Marine Takes Own Life After Being Turned Down By The VA

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Brandon Ketchum, a Marine and National Guard Veteran approached the VA Medical Center in Iowa City and asked for in-patient psychiatric care to which he was denied.  The following day, Brandon Ketchum took his own life.

After a tour in the Marines to Iraq, Brandon enlisted again this time with the National Guard and was sent to Afghanistan.  When he returned he suffered from Post Traumatic Stress Disorder (PTSD) as well as Traumatic Brain Injuries (TBI) and was plagued with thoughts of suicide.  He had twice been flagged for suicide by the VA in the last year, according to his girlfriend Kristine Nichols.

Brandon began abusing drugs and developed an addiction to pain killers which soon turned into heroin.  He asked his girlfriend if he should check himself into a psychiatric hospital to which she agreed.  After driving over an hour, the psychiatrist who had Seen Ketchum regularly, denied him admission to the hospital.

“I requested that I get admitted to 9W (psych ward) and get things straightened out.  Ketchum wrote on his Facebook page mere hours before he took his own life.  “I truly felt my safety and health were in jeopardy, as I discussed with the doc. Not only did I get a ‘NO’, but three reasons of no based on me being not f***** up enough. At this point I say, ‘why even try anymore?’ They gave up on me, so why shouldn’t I give up on myself? Right now, that is the only viable option given my circumstances and frame of mind.”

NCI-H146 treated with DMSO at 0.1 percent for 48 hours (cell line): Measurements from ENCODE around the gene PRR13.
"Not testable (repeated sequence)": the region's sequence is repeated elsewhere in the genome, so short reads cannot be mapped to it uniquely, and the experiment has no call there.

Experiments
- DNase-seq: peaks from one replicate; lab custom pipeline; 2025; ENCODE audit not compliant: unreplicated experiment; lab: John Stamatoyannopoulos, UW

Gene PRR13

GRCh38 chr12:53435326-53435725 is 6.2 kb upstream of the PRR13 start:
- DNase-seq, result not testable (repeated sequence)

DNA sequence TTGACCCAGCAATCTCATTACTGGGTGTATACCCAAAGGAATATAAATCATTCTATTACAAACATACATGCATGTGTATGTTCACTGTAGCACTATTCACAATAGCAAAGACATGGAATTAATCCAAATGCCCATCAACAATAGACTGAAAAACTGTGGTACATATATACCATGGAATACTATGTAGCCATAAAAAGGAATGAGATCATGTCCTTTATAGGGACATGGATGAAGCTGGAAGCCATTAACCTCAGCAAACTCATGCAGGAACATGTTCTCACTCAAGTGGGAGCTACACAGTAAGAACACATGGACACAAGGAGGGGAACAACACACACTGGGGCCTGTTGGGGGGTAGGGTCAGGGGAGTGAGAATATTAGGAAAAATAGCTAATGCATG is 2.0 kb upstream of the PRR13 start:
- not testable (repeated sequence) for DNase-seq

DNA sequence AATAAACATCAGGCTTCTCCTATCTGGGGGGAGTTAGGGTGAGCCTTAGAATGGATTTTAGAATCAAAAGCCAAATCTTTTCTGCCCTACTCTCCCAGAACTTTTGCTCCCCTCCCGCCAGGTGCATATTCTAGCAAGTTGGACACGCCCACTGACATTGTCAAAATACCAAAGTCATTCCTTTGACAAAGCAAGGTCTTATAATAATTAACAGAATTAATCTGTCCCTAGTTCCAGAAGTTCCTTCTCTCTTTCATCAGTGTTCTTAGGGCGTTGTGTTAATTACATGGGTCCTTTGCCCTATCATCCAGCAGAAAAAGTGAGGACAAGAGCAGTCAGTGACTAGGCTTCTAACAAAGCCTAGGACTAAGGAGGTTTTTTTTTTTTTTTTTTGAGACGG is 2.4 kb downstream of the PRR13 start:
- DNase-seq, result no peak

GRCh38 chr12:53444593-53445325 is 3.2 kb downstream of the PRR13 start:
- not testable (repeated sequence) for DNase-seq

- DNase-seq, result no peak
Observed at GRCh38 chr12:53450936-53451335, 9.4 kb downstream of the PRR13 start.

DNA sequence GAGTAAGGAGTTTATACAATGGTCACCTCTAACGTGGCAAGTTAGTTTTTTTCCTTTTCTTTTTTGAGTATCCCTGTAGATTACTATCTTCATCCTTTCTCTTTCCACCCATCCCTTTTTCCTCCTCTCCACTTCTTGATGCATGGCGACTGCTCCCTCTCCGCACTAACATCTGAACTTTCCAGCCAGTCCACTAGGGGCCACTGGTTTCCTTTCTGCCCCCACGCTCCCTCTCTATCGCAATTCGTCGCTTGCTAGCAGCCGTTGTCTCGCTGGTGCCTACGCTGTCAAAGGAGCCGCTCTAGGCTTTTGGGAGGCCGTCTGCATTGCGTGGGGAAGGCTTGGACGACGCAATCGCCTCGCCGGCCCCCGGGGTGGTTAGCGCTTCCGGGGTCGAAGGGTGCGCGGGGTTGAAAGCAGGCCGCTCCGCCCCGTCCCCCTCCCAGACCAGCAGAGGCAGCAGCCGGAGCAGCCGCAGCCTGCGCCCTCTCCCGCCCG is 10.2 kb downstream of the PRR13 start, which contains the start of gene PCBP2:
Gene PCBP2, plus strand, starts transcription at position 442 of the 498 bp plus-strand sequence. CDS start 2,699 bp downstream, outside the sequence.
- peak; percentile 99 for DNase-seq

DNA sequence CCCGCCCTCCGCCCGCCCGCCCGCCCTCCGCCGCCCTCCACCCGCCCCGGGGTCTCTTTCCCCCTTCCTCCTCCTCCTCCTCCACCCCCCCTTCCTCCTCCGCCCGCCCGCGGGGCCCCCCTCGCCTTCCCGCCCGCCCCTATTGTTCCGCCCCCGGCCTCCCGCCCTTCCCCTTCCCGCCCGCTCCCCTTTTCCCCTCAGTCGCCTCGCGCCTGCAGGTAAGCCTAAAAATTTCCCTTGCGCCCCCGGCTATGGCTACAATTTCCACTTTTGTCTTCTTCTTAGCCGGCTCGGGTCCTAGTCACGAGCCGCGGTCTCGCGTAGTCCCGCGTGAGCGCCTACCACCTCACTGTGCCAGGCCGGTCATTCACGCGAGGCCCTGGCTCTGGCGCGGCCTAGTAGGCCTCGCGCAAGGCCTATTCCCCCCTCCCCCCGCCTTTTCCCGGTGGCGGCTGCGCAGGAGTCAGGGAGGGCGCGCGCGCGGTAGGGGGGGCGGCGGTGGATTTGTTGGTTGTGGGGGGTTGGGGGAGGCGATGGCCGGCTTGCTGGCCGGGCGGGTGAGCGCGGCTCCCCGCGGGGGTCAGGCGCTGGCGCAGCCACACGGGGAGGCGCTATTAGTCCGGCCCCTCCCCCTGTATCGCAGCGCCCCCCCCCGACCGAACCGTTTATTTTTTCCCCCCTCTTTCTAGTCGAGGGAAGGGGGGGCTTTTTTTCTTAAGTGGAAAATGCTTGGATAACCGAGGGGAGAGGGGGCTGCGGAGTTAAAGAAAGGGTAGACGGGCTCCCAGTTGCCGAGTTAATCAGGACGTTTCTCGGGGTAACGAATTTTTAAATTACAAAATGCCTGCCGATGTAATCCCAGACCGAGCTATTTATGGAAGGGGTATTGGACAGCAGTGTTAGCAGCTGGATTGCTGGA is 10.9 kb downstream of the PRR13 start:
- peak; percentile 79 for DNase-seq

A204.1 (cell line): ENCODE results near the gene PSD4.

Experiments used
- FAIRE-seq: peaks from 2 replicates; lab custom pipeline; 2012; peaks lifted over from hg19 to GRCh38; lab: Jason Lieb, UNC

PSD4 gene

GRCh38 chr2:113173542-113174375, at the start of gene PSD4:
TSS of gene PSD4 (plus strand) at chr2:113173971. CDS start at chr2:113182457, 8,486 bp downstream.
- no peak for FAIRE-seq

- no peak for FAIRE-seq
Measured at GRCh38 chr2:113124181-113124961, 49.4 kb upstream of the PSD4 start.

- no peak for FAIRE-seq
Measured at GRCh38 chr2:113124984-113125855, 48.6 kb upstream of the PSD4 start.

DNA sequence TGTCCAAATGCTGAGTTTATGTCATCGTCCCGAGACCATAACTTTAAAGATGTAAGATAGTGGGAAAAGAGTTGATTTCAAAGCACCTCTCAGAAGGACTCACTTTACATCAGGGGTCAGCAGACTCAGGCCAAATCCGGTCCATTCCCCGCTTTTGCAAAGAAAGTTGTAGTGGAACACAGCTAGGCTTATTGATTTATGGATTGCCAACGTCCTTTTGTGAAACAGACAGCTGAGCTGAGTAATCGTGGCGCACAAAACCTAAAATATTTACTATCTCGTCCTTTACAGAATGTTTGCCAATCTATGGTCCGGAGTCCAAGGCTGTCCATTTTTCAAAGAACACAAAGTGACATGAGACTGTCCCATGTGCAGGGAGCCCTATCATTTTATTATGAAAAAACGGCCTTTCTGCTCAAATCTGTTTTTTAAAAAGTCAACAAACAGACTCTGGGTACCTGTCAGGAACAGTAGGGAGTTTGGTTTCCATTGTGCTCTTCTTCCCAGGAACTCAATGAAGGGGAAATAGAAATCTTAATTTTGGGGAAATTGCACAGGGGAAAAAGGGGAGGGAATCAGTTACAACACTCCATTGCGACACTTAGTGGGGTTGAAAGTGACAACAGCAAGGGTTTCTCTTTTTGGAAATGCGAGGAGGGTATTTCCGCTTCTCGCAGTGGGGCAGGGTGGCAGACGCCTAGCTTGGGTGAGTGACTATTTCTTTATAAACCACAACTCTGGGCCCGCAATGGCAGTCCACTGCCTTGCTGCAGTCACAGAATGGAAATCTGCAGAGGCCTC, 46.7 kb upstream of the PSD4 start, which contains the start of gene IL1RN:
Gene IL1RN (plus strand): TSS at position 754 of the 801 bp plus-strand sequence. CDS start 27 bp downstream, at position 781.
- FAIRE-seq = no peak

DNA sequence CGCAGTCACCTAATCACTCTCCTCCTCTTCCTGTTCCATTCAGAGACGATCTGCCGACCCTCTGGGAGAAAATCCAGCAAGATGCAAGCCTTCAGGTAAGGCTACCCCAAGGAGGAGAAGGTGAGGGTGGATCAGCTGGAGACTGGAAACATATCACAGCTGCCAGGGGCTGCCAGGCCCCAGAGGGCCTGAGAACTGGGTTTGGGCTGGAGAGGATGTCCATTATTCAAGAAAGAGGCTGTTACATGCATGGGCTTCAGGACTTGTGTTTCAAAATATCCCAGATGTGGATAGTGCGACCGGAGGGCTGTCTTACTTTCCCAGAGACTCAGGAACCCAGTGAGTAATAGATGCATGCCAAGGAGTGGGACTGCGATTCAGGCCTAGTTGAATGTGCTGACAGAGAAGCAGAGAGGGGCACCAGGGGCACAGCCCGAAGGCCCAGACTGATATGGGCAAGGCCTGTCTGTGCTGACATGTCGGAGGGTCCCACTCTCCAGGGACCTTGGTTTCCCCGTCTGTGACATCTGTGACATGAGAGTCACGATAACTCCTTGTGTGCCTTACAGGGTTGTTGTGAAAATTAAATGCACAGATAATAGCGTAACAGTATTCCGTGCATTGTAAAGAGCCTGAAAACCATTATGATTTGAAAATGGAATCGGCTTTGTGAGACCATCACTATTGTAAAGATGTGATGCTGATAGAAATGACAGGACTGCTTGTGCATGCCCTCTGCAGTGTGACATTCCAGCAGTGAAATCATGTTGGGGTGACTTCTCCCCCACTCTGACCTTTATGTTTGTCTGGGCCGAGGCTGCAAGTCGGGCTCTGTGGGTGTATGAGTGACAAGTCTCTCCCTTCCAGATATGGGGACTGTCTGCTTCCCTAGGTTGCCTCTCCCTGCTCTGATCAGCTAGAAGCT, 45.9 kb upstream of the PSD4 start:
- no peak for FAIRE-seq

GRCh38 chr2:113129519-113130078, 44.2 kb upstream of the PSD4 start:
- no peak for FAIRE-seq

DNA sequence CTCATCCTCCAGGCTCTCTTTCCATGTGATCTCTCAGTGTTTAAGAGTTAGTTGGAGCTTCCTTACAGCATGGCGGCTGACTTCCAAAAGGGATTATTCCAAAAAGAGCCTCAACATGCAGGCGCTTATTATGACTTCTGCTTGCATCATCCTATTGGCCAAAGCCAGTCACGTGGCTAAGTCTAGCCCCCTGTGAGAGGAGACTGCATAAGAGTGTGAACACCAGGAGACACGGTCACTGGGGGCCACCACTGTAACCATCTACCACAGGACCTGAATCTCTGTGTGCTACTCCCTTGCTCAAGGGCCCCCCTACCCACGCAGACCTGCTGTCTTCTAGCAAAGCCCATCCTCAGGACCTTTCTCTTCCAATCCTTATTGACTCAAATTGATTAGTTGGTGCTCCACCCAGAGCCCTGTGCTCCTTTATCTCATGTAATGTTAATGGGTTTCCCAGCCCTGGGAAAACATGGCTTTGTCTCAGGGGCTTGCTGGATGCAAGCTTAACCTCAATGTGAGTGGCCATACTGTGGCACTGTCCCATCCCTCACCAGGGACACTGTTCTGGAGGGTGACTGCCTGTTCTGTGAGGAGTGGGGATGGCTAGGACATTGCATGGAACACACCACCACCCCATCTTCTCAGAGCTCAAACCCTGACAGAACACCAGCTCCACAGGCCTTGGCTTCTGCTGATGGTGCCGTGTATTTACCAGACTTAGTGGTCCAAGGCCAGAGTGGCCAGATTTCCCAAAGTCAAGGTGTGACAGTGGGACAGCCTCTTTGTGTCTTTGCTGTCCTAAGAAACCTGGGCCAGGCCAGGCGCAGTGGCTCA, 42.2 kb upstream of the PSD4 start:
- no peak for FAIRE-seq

Brandon’s story is not an isolated case of depression.  It is estimated that an average of 20 returning soldiers commit suicide each day.    In fact, Brandon had lost 10 close ‘brothers in arms’ in the last 3 years to suicide.

Chris Kemp, a Marine who served with Brandon, wants to now honor his fallen fellow soldier’s memory.  “To see that he went to the VA and they denied him help is just infuriating,” said Kemp. He plans to use a 45-acre family plot of land in Texas to establish a non-profit for vets battling PTSD.  “I want to get families and veterans together in nature, like camping outside where they can get together and talk,” said Kemp.

Brandon’s family has requested his records from the VA and is in the process of investigating why he was turned away from the VA when he went there to request treatment.

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